On a recent Saturday, the family wanted to go see a local Civil War reenactment. While walking across the grounds going to see the “battle”, I spotted this Grand Wagoneer sandwiched between two red Tauruses (Taurii?).
Something about finding this Grand Wagoneer seemed appropriate.
Only a brief century prior to the 1963 introduction of the Wagoneer, the United States was in the midst of its Civil War. Talking to several of the reenactment participants, many avoided modern items in favor of the simpler lifestyles found in the 19th Century (excluding 1861 to 1865).
This Jeep was parked in the participants area. What better vehicle in which to travel the country and live a simpler lifestyle?
The original Wagoneer was available with such options as an overhead cam V6 engine and automatic transmission, items rarely seen on a 4×4 in those days. These vehicles proved wildly popular and lucrative for Kaiser Jeep, AMC and later on, Chrysler.
The platform upon which the Wagoneer is based is the longest running Jeep platform as it was used from 1963 to 1991. In light duty vehicles, only the Dodge Ram Van lasted longer, from 1971 to 2003.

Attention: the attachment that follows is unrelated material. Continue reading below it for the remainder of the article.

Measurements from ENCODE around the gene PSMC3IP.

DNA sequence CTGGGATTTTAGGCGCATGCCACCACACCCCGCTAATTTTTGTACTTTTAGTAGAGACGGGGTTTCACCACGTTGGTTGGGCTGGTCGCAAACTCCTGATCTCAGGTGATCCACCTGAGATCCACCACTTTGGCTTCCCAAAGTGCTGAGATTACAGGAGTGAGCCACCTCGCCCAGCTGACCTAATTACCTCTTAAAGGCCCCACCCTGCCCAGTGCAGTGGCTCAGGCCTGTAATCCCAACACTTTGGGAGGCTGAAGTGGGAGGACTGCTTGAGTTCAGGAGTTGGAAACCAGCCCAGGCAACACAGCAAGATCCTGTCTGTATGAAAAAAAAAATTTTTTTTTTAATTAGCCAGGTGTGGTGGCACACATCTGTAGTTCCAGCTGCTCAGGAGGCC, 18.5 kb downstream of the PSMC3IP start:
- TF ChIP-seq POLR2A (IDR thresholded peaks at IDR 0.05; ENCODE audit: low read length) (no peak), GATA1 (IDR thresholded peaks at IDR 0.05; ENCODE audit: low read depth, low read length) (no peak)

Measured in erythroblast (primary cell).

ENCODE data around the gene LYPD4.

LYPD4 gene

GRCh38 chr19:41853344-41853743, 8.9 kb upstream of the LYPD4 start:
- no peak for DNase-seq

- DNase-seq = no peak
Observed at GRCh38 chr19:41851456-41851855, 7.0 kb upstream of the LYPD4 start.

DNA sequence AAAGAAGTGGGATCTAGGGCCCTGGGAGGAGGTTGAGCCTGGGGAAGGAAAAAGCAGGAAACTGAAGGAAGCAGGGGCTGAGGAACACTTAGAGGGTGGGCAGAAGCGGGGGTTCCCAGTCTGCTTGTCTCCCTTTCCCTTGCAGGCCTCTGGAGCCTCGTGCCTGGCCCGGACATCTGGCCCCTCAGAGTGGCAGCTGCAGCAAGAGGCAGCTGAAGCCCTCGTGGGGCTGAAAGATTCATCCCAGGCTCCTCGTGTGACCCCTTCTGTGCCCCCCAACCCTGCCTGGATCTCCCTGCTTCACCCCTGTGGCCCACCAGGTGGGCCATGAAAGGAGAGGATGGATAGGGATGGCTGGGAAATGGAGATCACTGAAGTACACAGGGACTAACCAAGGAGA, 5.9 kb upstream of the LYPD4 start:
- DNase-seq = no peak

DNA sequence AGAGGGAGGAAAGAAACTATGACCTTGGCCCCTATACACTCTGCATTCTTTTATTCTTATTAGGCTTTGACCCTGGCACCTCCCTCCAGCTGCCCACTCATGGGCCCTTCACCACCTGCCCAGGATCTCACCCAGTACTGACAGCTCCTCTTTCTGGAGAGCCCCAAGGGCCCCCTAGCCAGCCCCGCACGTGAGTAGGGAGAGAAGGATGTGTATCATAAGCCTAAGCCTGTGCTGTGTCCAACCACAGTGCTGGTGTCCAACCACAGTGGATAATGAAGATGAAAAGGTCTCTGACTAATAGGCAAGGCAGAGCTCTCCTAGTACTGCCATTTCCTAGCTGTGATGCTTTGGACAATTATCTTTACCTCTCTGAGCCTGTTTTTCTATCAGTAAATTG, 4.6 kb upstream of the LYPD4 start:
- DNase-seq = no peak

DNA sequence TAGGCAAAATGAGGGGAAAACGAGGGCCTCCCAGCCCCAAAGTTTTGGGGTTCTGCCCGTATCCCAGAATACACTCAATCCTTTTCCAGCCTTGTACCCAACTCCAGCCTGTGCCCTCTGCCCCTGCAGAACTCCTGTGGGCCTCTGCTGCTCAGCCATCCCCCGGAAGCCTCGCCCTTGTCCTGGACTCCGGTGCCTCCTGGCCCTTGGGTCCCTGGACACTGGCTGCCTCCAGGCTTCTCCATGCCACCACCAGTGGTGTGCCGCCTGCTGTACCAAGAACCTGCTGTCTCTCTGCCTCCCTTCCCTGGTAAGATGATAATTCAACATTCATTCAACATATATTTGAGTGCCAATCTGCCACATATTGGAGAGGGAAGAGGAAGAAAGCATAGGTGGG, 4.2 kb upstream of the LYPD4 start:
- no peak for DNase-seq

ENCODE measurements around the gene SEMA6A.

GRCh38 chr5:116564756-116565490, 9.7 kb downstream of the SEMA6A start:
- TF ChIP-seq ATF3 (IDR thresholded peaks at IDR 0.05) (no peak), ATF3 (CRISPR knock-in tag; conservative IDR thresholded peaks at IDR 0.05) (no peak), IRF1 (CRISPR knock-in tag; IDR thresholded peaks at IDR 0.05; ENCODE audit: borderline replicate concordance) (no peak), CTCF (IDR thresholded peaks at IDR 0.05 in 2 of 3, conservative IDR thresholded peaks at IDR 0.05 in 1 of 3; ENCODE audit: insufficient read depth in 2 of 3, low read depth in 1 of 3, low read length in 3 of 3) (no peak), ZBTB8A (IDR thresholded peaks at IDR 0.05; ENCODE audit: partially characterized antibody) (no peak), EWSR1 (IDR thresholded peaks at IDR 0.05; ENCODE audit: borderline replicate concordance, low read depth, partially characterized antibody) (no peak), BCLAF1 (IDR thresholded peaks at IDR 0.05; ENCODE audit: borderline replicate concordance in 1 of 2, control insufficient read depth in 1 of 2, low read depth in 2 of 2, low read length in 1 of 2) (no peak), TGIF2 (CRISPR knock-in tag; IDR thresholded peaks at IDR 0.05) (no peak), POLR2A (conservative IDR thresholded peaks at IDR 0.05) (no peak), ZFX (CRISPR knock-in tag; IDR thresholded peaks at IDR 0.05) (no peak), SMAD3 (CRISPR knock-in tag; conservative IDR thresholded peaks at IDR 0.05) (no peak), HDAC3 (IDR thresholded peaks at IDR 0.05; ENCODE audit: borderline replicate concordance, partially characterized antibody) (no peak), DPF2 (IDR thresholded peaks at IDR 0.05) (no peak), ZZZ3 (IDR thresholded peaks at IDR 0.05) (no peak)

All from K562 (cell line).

As these Jeeps lasted for years with only minimal changes, it is hard to determine the exact model year. However, one source I found stated a rear window wiper became standard for the 1989 model year. As this vehicle doesn’t have one, it would have to be a 1988 or older model. [ED: The top trim woody version was the Wagoneer Limited from 1978-82, as this one is a Grand Wagoneer, it must be a 1983-85 model; ’86’s got a new grille.]
Despite the body shell being mostly unchanged for 20 years, this was still an attractive 4×4 in the ’80s. It was as close to an American Range Rover as you could get. You’ve got to give Brooks Stevens (who also penned the beautiful 1962-64 Gran Turismo Hawk) his due; this was a timeless design. And who could forget that great scene in The Great Outdoors, when John Candy has a little bear trouble with his maroon Grand Wagoneer?